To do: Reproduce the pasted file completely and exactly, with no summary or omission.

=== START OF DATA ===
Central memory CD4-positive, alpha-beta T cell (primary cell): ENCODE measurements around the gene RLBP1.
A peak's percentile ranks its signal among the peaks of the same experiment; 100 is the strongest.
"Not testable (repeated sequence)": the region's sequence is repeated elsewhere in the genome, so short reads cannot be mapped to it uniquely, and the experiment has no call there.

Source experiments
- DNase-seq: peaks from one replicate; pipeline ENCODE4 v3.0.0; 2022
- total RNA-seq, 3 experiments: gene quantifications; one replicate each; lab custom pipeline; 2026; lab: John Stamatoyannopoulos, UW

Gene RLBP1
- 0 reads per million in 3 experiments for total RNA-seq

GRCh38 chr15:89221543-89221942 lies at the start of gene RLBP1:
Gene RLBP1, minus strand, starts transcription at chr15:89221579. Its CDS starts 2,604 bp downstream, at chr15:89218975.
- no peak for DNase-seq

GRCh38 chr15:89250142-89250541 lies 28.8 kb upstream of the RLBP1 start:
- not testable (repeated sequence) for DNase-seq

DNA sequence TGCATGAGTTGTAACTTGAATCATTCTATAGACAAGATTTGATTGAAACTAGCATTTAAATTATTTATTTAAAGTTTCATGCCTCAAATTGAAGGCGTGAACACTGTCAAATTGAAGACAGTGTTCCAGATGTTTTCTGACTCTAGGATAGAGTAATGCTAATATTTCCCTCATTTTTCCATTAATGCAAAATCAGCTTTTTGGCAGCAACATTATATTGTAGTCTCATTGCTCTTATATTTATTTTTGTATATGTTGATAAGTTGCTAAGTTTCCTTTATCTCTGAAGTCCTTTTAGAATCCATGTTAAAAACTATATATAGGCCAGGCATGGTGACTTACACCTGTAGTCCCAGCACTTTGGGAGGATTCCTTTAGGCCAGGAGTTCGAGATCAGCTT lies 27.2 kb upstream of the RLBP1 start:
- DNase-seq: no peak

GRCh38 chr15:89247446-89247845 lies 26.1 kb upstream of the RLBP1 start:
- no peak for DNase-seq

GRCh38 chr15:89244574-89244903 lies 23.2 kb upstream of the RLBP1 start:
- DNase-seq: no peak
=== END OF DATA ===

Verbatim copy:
Central memory CD4-positive, alpha-beta T cell (primary cell): ENCODE measurements around the gene RLBP1.
A peak's percentile ranks its signal among the peaks of the same experiment; 100 is the strongest.
"Not testable (repeated sequence)": the region's sequence is repeated elsewhere in the genome, so short reads cannot be mapped to it uniquely, and the experiment has no call there.

Source experiments
- DNase-seq: peaks from one replicate; pipeline ENCODE4 v3.0.0; 2022
- total RNA-seq, 3 experiments: gene quantifications; one replicate each; lab custom pipeline; 2026; lab: John Stamatoyannopoulos, UW

Gene RLBP1
- 0 reads per million in 3 experiments for total RNA-seq

GRCh38 chr15:89221543-89221942 lies at the start of gene RLBP1:
Gene RLBP1, minus strand, starts transcription at chr15:89221579. Its CDS starts 2,604 bp downstream, at chr15:89218975.
- no peak for DNase-seq

GRCh38 chr15:89250142-89250541 lies 28.8 kb upstream of the RLBP1 start:
- not testable (repeated sequence) for DNase-seq

DNA sequence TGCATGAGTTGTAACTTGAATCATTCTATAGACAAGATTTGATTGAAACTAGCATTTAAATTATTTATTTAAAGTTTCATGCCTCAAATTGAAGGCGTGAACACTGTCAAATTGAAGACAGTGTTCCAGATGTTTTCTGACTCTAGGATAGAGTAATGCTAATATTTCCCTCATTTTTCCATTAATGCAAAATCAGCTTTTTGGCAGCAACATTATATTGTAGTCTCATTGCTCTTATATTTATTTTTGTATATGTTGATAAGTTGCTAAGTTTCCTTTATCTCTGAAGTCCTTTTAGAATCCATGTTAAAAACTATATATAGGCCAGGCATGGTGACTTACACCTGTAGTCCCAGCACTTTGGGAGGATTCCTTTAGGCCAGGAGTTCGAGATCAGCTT lies 27.2 kb upstream of the RLBP1 start:
- DNase-seq: no peak

GRCh38 chr15:89247446-89247845 lies 26.1 kb upstream of the RLBP1 start:
- no peak for DNase-seq

GRCh38 chr15:89244574-89244903 lies 23.2 kb upstream of the RLBP1 start:
- DNase-seq: no peak